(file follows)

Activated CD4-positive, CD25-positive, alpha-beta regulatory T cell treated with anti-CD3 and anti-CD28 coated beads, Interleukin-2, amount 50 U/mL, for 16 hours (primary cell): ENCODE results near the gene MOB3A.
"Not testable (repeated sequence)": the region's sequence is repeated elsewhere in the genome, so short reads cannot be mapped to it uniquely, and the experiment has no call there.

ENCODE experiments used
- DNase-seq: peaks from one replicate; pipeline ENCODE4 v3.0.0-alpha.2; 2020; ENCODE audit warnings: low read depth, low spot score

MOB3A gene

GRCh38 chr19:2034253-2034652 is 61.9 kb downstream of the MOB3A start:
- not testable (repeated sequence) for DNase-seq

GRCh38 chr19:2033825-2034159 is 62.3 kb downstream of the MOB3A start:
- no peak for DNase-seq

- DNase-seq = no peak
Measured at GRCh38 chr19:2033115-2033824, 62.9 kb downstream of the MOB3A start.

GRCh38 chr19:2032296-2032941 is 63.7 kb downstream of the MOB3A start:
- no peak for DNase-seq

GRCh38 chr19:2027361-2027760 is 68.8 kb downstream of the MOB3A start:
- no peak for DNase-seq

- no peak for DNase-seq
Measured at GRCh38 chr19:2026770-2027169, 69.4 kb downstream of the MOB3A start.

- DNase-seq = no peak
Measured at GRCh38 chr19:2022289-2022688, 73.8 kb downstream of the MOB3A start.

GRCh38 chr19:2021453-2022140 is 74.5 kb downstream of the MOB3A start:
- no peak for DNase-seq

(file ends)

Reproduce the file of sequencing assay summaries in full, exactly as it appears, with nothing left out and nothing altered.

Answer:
Activated CD4-positive, CD25-positive, alpha-beta regulatory T cell treated with anti-CD3 and anti-CD28 coated beads, Interleukin-2, amount 50 U/mL, for 16 hours (primary cell): ENCODE results near the gene MOB3A.
"Not testable (repeated sequence)": the region's sequence is repeated elsewhere in the genome, so short reads cannot be mapped to it uniquely, and the experiment has no call there.

ENCODE experiments used
- DNase-seq: peaks from one replicate; pipeline ENCODE4 v3.0.0-alpha.2; 2020; ENCODE audit warnings: low read depth, low spot score

MOB3A gene

GRCh38 chr19:2034253-2034652 is 61.9 kb downstream of the MOB3A start:
- not testable (repeated sequence) for DNase-seq

GRCh38 chr19:2033825-2034159 is 62.3 kb downstream of the MOB3A start:
- no peak for DNase-seq

- DNase-seq = no peak
Measured at GRCh38 chr19:2033115-2033824, 62.9 kb downstream of the MOB3A start.

GRCh38 chr19:2032296-2032941 is 63.7 kb downstream of the MOB3A start:
- no peak for DNase-seq

GRCh38 chr19:2027361-2027760 is 68.8 kb downstream of the MOB3A start:
- no peak for DNase-seq

- no peak for DNase-seq
Measured at GRCh38 chr19:2026770-2027169, 69.4 kb downstream of the MOB3A start.

- DNase-seq = no peak
Measured at GRCh38 chr19:2022289-2022688, 73.8 kb downstream of the MOB3A start.

GRCh38 chr19:2021453-2022140 is 74.5 kb downstream of the MOB3A start:
- no peak for DNase-seq